The Kiss, 1907 by Gustav Klimt

Today, The Kiss is one of the most famous images made in the twentieth century. Frequently reproduced, it encapsulates love in a single, beautiful image. The rapt face of the woman, the protective adoration of her lover and their oblivion to everything else portray a perfect love with universal resonance; it is hardly surprising that the painting has become so popular.

Now here is Klimt's use of ornament to signify sexuality more important than here, although it had been explored before in Fulfillment. The man's form is filled erect squares and rectagles, while his lover's is composed of concentric circles and spirals. The eventual outcome of such a passionate kiss could hardly be more explicit.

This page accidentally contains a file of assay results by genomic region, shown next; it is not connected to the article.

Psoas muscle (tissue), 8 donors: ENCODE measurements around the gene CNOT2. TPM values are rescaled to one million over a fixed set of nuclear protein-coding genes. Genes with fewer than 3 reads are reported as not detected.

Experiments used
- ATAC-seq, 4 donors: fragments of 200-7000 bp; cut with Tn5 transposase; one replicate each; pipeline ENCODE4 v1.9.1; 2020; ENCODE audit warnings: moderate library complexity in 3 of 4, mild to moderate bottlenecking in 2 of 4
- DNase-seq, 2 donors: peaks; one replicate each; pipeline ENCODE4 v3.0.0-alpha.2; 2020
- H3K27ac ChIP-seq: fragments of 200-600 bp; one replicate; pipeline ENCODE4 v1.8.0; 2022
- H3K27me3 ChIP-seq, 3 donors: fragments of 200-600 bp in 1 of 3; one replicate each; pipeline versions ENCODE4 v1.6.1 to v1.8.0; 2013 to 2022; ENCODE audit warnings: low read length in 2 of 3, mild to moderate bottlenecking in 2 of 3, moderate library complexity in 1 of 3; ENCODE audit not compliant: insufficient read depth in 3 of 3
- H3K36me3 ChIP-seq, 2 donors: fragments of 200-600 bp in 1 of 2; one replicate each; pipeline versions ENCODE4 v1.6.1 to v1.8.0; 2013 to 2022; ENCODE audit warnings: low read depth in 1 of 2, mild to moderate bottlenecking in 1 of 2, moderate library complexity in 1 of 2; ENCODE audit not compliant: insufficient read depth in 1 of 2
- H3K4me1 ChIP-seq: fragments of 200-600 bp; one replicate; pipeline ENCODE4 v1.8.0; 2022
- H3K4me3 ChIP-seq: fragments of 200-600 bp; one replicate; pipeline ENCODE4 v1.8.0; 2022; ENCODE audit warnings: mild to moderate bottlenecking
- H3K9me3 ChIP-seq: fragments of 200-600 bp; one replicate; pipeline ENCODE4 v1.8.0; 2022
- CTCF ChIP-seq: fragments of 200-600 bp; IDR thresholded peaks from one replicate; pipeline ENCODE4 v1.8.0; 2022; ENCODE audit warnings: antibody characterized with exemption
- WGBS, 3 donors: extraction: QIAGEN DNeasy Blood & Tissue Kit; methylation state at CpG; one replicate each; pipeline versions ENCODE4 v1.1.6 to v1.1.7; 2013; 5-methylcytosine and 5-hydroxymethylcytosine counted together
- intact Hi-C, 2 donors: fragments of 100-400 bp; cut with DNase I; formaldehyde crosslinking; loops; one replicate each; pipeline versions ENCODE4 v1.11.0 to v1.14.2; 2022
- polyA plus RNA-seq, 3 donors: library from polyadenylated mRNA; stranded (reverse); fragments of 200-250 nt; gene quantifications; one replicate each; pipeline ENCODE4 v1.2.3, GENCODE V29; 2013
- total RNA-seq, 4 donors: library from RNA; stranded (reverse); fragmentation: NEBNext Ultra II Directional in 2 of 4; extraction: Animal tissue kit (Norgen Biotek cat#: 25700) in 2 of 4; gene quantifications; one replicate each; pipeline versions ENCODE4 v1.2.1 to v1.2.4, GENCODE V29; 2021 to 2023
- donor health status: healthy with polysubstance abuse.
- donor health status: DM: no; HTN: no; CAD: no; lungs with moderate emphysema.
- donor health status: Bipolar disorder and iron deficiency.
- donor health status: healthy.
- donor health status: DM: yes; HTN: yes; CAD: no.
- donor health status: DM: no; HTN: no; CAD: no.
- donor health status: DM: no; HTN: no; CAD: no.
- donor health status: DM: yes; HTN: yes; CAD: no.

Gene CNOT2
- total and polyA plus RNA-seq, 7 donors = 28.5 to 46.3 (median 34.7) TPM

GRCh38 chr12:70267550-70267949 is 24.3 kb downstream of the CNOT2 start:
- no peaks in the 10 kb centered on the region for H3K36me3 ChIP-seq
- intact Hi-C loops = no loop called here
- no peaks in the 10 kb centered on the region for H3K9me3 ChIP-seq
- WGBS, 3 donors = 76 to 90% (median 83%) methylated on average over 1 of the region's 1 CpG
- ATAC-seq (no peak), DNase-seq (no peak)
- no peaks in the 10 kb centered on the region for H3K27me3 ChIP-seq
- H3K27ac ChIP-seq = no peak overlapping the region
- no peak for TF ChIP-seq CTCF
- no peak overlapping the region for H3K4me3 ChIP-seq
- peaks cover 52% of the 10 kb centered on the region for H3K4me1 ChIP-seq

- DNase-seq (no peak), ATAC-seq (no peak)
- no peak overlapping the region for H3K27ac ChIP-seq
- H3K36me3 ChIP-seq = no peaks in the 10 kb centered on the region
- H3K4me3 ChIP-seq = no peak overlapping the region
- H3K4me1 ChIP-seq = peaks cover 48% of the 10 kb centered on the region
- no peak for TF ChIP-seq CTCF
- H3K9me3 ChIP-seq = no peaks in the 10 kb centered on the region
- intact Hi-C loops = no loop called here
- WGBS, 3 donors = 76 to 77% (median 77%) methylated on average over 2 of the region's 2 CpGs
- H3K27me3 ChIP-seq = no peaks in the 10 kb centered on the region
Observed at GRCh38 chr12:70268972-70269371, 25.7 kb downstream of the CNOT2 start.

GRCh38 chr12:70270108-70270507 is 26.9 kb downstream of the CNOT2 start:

Both figures are fully realized and symbolically blended as they face the golden abyss of perfection. The dominant male force is signified by the powerful coat of masculine black and gray blocks, softened by the feminine organic scrolling, reminiscent of Tree of Life. In comparison, female energy is shown as spinning circles of bright floral motifs and upward-flowing wavy lines. From these vestments of artistic creation golden rain blesses the fertile earth, similar to the descending roses in The Beethoven Frieze.

The Kiss is Klimt's artistic response to the Byzantine mosaics at Ravenna, Italy, which so profoundly affected him.